brother. She's his responsibility, not yours."
"Dad, if you're not going to help me with this, then
I'm going to do it myself!" Trevor spun around angrily, his hands
balled up into fists, and headed for the door. "I'll find Grace if
it's the last thing I do."
"Son, wait!" Charles called out.
"There's actually something else I wanted to discuss with you."
"What is it?" Trevor sighed in annoyance.
He felt betrayed by his own father and the last thing he wanted to do was to
continue with the conversation.
"I need you to help me with a little business
matter," Charles began carefully. He had a plan, but he new he had to
play is cards carefully. "Do you remember our dealings with Thornton
Preston, the author?"
"Yeah, I remember," Trevor muttered.
"We got Sara mixed up in all of that by having her spy on him."
"Well, that's part of what I want to discuss with
you." Charles paused. "Preston was a very prolific
author. Before he died, he'd completed several novels that we've got the
publishing rights to since he was under contract with us. I want to make
good on that contract and publish those works and I need you to act as sort of a
go-between between Callison Publications and Sara. She did inherit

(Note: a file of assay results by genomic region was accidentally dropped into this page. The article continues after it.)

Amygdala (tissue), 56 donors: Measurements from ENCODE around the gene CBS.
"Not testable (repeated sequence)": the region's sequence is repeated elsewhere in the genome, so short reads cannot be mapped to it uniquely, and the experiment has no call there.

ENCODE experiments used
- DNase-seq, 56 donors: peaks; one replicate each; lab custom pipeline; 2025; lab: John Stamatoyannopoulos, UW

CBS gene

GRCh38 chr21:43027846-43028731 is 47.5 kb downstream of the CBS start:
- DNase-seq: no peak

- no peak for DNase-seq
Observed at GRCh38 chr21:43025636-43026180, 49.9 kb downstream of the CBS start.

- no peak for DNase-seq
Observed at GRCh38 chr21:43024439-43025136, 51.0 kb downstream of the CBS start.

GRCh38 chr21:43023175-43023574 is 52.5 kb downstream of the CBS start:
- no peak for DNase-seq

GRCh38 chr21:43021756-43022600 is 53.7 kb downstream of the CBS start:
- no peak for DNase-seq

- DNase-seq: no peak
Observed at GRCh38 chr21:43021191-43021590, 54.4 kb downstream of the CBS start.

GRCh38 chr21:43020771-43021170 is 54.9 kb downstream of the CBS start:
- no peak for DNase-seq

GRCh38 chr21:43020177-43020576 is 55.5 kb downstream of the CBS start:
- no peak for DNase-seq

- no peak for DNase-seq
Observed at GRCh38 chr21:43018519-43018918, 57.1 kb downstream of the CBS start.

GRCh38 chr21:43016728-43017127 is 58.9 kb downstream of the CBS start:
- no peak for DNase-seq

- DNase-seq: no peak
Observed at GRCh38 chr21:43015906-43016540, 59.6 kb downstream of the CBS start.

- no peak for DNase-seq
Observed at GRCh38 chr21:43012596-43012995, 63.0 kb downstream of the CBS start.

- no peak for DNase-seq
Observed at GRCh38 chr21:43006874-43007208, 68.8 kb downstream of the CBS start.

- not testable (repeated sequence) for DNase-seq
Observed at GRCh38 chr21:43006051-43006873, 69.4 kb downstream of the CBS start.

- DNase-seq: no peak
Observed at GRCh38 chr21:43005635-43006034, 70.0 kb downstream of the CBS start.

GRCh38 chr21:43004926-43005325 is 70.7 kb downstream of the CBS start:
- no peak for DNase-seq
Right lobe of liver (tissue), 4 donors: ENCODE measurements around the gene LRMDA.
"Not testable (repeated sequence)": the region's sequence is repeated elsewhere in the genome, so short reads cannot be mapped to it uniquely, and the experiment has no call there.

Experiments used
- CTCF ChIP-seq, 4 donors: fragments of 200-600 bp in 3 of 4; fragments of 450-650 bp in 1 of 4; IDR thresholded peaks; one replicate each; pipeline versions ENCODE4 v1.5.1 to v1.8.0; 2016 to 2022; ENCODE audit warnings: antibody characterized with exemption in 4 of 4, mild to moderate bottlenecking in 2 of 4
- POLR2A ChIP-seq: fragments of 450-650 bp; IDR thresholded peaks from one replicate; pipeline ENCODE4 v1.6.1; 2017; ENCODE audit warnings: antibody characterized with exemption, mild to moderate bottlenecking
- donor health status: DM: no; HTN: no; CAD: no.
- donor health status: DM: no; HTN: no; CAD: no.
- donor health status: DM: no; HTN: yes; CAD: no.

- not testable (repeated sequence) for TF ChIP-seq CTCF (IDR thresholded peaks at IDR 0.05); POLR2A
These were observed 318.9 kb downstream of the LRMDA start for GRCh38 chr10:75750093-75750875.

Preston's estate including his unpublished manuscripts, after all, and you are
good friends with her."
"Dad, I'm a newspaper reporter. I'm not some
kind of publishing executive. Don't you have someone else at the company
who could take care of this?"
"Well, I'm sure I do," Charles nodded, "but
you and Sara are friends. I just...think that it would make things easier
since you two already have a good relationship." He paused.
"Son, do this for me. Do this for the company. I know I'm
asking a lot from you. You're always so busy with the newspaper and I know
this is just going to add more work for you...." And less time to go
on a foolhardy chase after Grace Davis.
if it's that important...."
"It is, Son. Very important. You see,
while we do have the publishing rights, we don't exactly own any of the
manuscripts. If they do get published, it will be through us, but if Sara
doesn't want to have them published, then there's nothing we can do. And
that's not even considering the work that would be involved to review and edit
them to get them ready for publication if Sara decides to go through with
"I see." Trevor let out a long sigh.
"Okay, I'll do it. I'll work with Sara on this."
"Good," Charles smiled broadly and then gave his
son's hand a firm shake. "You know I'm always glad to have you
involved in the company. You much too talented to be just a
As Trevor thought about the new workload ahead of him, he
realized that he couldn't put his thoughts of Grace out of his head. He
was still determined to find her -- with or without his father's help.